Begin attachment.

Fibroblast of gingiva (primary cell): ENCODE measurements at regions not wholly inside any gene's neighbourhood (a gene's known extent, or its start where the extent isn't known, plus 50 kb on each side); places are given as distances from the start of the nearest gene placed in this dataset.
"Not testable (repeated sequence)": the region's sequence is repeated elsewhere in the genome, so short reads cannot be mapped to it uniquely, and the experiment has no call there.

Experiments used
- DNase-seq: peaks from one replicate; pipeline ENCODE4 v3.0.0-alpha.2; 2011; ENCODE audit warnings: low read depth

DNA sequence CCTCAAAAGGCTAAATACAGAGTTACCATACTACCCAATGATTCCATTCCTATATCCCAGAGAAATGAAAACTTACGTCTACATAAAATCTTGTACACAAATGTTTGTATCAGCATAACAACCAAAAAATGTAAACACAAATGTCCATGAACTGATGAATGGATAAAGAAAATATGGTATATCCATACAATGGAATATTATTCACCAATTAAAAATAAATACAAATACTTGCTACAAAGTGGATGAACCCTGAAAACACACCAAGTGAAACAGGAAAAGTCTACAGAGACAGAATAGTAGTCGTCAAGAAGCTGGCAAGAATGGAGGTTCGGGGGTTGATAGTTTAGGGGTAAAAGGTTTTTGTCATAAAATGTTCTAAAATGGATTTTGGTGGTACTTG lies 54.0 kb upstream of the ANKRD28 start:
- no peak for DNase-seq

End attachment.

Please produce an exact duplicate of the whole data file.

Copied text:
Fibroblast of gingiva (primary cell): ENCODE measurements at regions not wholly inside any gene's neighbourhood (a gene's known extent, or its start where the extent isn't known, plus 50 kb on each side); places are given as distances from the start of the nearest gene placed in this dataset.
"Not testable (repeated sequence)": the region's sequence is repeated elsewhere in the genome, so short reads cannot be mapped to it uniquely, and the experiment has no call there.

Experiments used
- DNase-seq: peaks from one replicate; pipeline ENCODE4 v3.0.0-alpha.2; 2011; ENCODE audit warnings: low read depth

DNA sequence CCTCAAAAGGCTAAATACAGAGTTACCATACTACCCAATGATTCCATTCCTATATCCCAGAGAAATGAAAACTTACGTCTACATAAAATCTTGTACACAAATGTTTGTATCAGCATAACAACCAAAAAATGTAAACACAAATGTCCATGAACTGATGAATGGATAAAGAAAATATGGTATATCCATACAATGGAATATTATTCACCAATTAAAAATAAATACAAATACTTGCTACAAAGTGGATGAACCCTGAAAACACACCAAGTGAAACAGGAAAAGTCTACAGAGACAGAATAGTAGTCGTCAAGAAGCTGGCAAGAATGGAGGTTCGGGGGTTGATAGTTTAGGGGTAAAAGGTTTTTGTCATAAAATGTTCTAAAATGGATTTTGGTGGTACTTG lies 54.0 kb upstream of the ANKRD28 start:
- no peak for DNase-seq